Portland Japanese Garden
I had never been to the Japanese Garden in Portland. I’ve been here just about three years. A professor of mine had made the garden seem like the best place to go in Portland. But, it always intimidated me–the thought of going–because of the entrance fee ($9.50 for adults), and because of their seemingly strict photo policy. And because I hadn’t heard anyone else talking about the garden, I didn’t consider going.
I have been taking on personal challenges lately: going to new stores, visiting new places, trying new activities. Upon reflection, I quickly latched onto the idea of going to the Japanese Garden. It particularly interested me because I’ve been studying Japanese (language) again. (TextFugu rox!!!)
Well, let me tell you this: I love the Japanese Garden. I thought it was going to be stuffy and uncomfortable, and maybe crowded. But, no. I went on a Thursday in November at around 11:30 AM, with a slight drizzle. There were other people, but not many at all! No one asked if I had a camera, and I didn’t have to sign a waiver, like the site mentions. Awesome. It’s good when I feel like a place trusts me.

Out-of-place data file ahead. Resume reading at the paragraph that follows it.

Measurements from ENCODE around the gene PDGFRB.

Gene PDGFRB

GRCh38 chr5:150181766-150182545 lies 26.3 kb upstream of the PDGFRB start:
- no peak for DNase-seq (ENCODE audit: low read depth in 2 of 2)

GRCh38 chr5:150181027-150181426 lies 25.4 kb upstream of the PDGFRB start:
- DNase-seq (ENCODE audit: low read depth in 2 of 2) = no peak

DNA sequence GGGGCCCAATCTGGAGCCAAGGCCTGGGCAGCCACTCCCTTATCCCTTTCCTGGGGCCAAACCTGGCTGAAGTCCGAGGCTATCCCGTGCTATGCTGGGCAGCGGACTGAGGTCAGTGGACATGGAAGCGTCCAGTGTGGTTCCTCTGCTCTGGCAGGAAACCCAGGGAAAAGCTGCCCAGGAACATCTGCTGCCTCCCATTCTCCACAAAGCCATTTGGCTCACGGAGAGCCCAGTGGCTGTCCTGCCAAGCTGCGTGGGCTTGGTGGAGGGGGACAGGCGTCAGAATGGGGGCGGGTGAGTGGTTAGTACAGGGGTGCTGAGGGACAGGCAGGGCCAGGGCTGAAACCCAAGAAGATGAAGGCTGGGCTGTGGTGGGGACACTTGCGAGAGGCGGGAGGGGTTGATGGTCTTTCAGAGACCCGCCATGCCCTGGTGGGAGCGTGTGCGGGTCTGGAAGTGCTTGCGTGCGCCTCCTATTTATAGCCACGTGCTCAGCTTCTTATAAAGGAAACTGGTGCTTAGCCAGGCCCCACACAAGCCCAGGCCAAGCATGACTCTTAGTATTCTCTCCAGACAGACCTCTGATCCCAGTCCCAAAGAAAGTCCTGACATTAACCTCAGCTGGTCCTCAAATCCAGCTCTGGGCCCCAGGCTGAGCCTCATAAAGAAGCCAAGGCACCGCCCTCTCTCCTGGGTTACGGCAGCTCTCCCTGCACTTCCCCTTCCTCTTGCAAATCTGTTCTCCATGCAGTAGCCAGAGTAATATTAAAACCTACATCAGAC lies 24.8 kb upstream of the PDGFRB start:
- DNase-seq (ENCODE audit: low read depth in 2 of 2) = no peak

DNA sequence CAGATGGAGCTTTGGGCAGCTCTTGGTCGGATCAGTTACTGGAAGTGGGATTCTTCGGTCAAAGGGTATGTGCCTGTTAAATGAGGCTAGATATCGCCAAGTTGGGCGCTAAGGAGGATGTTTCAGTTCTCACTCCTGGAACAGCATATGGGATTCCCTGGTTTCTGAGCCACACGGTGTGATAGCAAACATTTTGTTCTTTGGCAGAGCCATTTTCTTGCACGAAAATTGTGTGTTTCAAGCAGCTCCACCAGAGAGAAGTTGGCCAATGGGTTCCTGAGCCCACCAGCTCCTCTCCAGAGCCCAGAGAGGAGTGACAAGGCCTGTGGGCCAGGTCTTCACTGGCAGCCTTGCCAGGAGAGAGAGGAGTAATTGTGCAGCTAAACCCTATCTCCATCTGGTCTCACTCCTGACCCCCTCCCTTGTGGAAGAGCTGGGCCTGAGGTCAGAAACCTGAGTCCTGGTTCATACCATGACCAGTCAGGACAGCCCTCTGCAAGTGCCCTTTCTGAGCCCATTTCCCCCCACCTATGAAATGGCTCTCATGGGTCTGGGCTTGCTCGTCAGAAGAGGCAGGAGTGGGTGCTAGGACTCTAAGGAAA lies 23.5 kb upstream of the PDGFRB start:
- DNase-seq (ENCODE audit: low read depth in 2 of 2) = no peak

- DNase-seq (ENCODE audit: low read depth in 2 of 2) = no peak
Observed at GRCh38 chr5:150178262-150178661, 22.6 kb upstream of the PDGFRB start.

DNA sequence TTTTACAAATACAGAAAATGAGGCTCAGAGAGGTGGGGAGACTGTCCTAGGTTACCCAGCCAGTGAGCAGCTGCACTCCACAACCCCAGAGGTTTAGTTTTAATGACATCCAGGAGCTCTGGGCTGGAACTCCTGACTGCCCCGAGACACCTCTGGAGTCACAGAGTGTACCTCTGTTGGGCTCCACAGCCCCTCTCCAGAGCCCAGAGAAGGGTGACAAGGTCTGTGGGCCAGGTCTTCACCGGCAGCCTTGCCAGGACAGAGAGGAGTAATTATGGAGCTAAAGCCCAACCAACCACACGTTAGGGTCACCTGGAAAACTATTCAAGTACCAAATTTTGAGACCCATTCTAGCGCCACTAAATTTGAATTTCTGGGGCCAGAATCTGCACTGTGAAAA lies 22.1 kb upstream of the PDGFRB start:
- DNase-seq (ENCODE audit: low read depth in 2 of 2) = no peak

Overall, it seemed well-maintained, but not to the point of seeming blatantly unnatural. The feel was great. And the best part was that I could bike ride from home–albeit, up a few hundred feet, and across a few miles. The path up to the garden was fantastic in itself (no pictures, sorry). And it’s right near the Rose Garden (where I parked my bike), so I got a peek of that one, too.
Well, now that I’ve explained myself and properly admitted that I should have visited the Japanese Garden sooner, that I had inappropriate fears about it, I will reward you with some delightful photos. I really enjoyed spending two hours taking pictures of everything beautiful in this garden. Not only is this one of the best places to go in Portland for its beauty, but for the significance of it. It was created to try to patch up relationships with Japan following World War II and Japanese internment in the United States. Commemorating the best ideas from Japan through physical transformation of a landscape. I see it as a success.
I passed by some employees (or maybe volunteers?) near here, who were very friendly! Another plus.
Okay. The above device requires (1.) explanation and (2.) praise. The right-hand stick fills with water from the left-hand stick. Being on a pivot, once full, the right-hand stick tips toward the pool and dumps its contents. Finally, it swings back upward, making the most pleasing clonking sound when it hits the rock underneath. I have a quick video, I’m wondering how to attach it into the post? Hmph, I don’t know.
Have a relaxing day.